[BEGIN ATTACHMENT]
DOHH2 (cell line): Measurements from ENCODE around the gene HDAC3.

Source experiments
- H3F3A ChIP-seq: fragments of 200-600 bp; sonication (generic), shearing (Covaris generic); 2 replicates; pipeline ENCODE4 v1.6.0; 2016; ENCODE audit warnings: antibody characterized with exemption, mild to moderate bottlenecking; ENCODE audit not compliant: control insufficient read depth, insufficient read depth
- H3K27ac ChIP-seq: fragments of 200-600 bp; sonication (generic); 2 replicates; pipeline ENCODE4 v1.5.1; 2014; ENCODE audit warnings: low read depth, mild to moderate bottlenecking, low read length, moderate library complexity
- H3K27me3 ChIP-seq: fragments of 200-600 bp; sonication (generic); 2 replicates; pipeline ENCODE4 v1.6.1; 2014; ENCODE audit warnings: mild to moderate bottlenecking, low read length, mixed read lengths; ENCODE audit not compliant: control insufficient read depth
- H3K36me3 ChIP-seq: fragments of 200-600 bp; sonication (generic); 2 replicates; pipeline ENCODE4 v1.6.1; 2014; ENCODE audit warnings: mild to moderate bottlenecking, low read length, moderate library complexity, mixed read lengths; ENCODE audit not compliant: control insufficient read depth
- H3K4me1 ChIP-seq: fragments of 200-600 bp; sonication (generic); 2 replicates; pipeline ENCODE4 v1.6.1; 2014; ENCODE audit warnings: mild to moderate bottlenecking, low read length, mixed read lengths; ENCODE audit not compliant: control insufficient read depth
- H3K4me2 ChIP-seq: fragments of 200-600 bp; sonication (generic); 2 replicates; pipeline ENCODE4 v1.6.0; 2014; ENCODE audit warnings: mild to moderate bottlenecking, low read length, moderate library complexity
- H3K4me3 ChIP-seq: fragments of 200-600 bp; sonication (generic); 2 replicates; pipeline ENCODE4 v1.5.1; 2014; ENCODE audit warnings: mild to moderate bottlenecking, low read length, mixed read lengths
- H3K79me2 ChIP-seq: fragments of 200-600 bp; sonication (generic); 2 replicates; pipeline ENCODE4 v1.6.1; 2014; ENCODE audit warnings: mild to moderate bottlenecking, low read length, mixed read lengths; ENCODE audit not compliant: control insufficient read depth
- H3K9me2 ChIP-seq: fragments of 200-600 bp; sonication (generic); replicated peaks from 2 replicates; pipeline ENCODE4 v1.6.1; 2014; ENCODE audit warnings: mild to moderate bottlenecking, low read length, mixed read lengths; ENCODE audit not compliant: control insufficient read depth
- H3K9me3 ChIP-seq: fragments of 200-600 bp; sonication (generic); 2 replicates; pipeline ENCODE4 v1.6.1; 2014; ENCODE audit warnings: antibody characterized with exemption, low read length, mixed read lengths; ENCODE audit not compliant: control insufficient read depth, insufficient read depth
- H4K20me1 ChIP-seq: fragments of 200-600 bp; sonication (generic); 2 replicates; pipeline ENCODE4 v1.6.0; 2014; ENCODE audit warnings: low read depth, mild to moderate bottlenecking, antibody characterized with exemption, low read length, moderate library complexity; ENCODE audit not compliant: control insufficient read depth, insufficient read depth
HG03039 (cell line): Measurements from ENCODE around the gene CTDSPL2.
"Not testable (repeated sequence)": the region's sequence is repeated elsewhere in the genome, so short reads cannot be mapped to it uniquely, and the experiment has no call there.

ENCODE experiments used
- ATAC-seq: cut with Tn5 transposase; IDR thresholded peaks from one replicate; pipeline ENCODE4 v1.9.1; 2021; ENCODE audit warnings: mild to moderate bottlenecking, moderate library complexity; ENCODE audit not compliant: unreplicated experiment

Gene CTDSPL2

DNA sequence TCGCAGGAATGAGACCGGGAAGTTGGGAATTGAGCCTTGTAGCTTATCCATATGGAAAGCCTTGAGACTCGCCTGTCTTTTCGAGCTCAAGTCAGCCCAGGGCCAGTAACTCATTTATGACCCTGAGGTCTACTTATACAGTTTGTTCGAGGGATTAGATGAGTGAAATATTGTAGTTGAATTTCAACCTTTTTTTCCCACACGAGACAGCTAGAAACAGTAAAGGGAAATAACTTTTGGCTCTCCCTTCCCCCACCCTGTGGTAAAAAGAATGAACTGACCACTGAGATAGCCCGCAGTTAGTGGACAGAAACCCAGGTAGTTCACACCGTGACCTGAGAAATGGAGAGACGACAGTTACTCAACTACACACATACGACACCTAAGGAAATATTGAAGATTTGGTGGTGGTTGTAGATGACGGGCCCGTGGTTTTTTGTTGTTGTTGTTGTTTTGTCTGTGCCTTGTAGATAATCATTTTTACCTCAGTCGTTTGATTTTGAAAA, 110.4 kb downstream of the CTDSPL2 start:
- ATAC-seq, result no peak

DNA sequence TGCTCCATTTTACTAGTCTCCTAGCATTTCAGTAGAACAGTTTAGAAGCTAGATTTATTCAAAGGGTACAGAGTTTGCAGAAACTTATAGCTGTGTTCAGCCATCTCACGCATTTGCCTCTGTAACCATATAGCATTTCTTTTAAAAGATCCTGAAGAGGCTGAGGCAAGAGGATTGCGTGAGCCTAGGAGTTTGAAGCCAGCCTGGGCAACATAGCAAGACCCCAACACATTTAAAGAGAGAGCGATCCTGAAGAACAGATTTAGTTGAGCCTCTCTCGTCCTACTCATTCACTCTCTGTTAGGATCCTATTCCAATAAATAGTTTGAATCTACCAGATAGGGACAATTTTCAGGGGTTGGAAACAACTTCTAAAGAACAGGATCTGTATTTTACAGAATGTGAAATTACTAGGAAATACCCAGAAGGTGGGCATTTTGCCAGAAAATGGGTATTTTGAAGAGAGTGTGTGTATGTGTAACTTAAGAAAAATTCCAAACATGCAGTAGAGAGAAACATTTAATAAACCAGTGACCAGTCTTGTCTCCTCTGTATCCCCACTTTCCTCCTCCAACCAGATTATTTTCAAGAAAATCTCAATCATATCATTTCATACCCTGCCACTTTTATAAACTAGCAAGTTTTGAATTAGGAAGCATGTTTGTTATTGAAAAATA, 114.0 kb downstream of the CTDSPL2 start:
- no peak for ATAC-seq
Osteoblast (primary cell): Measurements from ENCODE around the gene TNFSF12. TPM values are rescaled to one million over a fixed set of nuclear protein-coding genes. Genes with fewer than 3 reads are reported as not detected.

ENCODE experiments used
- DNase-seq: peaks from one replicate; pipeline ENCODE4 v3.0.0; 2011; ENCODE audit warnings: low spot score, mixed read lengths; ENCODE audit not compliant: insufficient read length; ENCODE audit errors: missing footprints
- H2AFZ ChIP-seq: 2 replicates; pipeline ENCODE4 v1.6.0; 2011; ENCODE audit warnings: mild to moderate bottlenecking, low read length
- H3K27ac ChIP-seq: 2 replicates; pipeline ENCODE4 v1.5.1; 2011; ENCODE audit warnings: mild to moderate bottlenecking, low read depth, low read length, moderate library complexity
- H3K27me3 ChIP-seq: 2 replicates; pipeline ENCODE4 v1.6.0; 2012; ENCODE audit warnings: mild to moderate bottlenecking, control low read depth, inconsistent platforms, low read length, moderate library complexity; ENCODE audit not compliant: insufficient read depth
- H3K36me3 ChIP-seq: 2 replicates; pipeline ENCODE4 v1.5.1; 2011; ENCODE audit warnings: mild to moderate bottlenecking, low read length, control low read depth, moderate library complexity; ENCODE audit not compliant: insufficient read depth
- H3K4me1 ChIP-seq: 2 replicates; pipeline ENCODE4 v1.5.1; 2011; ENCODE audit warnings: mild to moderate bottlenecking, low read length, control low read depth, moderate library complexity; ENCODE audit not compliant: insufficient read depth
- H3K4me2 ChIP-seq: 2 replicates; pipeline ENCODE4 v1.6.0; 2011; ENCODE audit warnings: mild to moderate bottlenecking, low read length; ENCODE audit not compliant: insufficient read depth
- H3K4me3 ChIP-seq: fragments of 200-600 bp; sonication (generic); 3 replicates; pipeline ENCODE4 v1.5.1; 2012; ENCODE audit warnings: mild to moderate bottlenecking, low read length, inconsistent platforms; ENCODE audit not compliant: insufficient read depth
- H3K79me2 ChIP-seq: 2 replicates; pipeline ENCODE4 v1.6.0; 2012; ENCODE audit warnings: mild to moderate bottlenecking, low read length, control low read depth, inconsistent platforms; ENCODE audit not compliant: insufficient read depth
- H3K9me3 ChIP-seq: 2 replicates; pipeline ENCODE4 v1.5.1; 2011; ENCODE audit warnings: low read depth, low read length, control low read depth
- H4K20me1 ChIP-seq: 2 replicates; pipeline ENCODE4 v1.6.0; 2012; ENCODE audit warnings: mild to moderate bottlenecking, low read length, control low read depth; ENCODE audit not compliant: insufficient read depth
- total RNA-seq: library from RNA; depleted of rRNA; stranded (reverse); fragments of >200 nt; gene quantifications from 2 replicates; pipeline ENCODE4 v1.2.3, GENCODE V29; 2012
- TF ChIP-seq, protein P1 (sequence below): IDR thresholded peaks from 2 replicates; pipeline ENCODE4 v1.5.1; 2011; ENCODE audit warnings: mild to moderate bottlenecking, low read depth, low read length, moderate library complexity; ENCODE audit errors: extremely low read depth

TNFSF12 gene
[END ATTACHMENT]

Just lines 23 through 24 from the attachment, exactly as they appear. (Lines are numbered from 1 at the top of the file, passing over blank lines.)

Osteoblast (primary cell): Measurements from ENCODE around the gene TNFSF12. TPM values are rescaled to one million over a fixed set of nuclear protein-coding genes. Genes with fewer than 3 reads are reported as not detected.

ENCODE experiments used